Metabolic networks governing Toxoplasma gondii persistence and transmission
Director: Dominique Soldati-Favre

Aarti completed her PhD in the lab of Dominique Soldati-Favre, in collaboration with labs at EPFL and UZH, in the field of systems biology. During her thesis, Aarti built a comprehensive stage-specific metabolic network of Toxoplasma gondii, an infectious protozoan parasite with a complex life cycle. She validated her model with in vitro and in vivo experiments, generating CRISPR knockouts of crucial metabolic genes and assessing their phenotypes via transcriptomics and metabolomics (1). Her interdisciplinary approach revealed striking flexibilities in the biosynthesis and scavenging of key metabolites for parasite survival (2,3) and allowed for the discovery of biologically relevant and accurate predictions to target both the acute and chronic stages of infection.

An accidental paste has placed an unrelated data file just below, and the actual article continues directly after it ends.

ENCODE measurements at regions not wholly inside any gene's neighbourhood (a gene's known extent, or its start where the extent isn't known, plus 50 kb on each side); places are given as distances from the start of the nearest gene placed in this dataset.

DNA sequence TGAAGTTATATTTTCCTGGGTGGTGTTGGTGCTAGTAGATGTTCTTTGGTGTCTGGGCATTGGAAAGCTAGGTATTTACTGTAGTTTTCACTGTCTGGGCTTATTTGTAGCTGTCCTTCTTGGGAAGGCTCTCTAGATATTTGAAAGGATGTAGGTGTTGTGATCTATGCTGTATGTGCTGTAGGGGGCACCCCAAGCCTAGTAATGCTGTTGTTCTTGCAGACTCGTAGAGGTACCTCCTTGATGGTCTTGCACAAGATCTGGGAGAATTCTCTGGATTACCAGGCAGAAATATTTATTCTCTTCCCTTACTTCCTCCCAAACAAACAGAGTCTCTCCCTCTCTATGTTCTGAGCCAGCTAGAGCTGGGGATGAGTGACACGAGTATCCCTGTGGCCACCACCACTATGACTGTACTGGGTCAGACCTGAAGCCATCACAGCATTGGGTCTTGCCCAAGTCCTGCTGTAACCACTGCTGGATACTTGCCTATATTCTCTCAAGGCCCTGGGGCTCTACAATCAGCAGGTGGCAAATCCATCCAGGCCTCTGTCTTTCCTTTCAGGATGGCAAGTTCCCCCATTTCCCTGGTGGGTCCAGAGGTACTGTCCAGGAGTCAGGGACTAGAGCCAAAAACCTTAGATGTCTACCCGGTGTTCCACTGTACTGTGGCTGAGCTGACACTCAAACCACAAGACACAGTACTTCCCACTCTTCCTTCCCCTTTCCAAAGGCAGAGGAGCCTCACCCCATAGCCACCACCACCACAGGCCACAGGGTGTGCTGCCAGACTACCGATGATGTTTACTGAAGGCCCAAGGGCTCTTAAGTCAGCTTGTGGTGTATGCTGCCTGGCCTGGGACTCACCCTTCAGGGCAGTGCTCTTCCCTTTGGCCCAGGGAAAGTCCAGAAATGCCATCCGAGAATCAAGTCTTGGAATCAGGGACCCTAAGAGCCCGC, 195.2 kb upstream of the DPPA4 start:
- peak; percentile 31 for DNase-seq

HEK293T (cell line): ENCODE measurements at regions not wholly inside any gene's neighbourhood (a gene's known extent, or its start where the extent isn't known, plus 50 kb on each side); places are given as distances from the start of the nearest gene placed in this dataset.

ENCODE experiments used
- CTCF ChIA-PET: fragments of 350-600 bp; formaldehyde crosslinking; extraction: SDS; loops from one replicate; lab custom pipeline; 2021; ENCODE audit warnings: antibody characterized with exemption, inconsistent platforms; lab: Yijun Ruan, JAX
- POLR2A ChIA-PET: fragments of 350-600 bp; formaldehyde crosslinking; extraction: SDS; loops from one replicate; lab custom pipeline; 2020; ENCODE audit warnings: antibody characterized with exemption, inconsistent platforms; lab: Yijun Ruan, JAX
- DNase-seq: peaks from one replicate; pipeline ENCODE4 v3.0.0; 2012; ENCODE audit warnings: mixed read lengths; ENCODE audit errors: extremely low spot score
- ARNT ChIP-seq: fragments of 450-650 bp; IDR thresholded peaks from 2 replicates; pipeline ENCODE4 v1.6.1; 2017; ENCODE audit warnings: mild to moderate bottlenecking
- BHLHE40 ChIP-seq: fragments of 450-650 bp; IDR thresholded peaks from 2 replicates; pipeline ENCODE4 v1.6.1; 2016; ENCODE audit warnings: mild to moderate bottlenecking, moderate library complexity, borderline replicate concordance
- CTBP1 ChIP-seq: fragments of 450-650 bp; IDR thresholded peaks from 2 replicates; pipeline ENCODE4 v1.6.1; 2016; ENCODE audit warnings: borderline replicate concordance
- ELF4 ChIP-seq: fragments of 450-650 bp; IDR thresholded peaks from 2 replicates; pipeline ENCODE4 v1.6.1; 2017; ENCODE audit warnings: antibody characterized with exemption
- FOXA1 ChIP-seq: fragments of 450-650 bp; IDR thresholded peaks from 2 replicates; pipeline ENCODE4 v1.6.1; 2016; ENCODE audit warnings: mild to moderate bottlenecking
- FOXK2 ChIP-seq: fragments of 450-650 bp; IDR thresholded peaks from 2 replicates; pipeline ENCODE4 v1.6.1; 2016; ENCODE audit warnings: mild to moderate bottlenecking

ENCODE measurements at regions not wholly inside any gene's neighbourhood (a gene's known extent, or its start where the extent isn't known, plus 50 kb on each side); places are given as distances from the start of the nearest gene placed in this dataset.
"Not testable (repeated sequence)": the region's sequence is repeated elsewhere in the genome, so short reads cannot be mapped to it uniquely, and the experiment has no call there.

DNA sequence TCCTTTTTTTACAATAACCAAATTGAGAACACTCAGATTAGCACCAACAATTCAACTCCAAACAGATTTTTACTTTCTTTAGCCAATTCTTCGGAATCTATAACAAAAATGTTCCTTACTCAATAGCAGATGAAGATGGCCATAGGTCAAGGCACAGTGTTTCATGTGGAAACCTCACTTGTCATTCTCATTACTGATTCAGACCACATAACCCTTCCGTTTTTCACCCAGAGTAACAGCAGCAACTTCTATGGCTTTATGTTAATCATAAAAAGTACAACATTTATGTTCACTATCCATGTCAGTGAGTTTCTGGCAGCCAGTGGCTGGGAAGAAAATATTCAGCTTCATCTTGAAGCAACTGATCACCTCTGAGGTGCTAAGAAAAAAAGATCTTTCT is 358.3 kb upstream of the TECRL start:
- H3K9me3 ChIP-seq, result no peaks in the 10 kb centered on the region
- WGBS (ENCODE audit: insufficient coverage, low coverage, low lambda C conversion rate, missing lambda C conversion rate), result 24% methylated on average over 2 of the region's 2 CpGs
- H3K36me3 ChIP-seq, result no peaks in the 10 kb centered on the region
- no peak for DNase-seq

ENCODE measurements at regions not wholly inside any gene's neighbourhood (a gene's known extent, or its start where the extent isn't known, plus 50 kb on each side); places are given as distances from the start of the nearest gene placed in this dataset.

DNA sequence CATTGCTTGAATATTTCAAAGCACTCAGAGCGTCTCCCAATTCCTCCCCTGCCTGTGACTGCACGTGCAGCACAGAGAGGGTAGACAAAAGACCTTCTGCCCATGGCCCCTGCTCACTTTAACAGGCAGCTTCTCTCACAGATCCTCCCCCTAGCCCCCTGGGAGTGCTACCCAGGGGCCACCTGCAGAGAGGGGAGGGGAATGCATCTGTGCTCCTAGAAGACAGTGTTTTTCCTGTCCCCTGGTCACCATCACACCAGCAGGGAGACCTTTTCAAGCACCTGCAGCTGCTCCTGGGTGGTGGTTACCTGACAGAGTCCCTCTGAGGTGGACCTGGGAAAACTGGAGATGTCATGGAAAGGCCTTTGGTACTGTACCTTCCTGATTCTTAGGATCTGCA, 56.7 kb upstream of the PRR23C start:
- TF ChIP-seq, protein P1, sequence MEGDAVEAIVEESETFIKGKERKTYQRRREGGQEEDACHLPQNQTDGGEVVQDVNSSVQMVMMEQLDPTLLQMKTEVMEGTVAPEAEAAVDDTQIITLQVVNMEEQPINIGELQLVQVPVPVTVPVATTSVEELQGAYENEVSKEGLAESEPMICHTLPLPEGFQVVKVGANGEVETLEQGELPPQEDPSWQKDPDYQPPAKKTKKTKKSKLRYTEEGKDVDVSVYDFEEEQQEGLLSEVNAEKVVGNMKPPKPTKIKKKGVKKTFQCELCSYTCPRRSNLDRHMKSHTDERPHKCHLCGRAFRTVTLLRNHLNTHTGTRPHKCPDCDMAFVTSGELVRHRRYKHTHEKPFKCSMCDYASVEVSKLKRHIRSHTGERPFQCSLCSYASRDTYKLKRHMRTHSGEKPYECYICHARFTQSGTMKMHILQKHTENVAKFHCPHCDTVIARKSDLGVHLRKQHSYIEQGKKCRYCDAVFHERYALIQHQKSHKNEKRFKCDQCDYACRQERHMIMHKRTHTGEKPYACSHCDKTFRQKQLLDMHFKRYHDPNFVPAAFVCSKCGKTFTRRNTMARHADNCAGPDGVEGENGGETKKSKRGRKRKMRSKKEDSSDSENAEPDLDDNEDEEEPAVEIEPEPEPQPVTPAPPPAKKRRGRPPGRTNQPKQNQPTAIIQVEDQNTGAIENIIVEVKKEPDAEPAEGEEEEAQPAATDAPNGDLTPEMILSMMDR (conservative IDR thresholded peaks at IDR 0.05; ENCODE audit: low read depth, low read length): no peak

Aarti Krishnan defended her thesis in Biomedical Sciences in March 2020 and is currently an SNF Postdoc.Mobility fellow in the Collins lab at MIT, where she hopes to leverage machine learning and experimental technologies for novel antibiotic discovery against multi-drug resistant bacteria. 


(1) Krishnan A, Kloehn J, Lunghi M, Chiappino-Pepe A, Waldman BS, Nicolas D, et al. Functional and Computational Genomics Reveal Unprecedented Flexibility in Stage-Specific Toxoplasma Metabolism. Cell host & microbe 2020, 27(2): 290-306 e211.

(2) Krishnan A, Kloehn J, Lunghi M, Soldati-Favre D. Vitamin and cofactor acquisition in apicomplexans: Synthesis versus salvage. The Journal of biological chemistry 2020, 295(3): 701-714.

(3) Krishnan A, Soldati-Favre D. Amino Acid Metabolism in Apicomplexan Parasites. Metabolites 2021, 11(2).

   

Roman PODOLEC (ex aequo)